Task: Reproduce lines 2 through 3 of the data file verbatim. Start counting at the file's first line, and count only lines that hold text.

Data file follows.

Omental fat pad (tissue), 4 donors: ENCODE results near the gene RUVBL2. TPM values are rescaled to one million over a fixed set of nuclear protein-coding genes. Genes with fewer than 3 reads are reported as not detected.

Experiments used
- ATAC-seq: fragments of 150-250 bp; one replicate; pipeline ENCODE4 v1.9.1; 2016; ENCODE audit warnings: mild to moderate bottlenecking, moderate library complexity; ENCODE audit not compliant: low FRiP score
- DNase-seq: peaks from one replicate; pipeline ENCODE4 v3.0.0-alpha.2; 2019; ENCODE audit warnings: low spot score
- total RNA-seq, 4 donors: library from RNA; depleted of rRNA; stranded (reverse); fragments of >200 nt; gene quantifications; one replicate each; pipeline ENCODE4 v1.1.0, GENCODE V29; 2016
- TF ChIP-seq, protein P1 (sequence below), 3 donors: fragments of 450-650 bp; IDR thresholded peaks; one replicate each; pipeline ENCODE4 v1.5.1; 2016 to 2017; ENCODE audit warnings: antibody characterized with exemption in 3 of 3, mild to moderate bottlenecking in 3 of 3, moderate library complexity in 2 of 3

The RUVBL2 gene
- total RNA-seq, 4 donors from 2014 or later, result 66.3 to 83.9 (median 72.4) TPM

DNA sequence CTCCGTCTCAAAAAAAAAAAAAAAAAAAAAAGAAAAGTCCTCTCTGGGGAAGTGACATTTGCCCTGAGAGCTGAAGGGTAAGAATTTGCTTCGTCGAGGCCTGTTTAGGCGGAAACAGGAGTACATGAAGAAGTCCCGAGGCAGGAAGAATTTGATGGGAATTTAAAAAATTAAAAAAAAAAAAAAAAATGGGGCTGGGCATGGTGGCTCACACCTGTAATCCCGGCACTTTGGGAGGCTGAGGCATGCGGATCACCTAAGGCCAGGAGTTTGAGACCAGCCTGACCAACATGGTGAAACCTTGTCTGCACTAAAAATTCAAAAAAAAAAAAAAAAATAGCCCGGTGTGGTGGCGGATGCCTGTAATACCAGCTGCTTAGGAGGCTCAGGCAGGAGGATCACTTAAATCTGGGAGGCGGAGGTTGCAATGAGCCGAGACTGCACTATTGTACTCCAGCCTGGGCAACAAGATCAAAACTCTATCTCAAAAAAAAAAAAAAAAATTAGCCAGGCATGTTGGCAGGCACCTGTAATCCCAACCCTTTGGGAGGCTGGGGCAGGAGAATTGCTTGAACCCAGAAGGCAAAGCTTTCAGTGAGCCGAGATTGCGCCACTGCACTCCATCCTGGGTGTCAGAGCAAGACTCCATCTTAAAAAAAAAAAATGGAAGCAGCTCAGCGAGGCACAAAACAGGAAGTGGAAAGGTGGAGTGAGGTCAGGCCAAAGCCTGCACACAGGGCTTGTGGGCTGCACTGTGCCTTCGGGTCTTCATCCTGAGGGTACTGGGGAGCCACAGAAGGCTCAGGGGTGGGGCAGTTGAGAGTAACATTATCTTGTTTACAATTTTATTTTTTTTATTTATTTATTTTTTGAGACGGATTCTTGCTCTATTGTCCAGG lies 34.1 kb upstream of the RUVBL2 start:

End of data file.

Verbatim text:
Experiments used
- ATAC-seq: fragments of 150-250 bp; one replicate; pipeline ENCODE4 v1.9.1; 2016; ENCODE audit warnings: mild to moderate bottlenecking, moderate library complexity; ENCODE audit not compliant: low FRiP score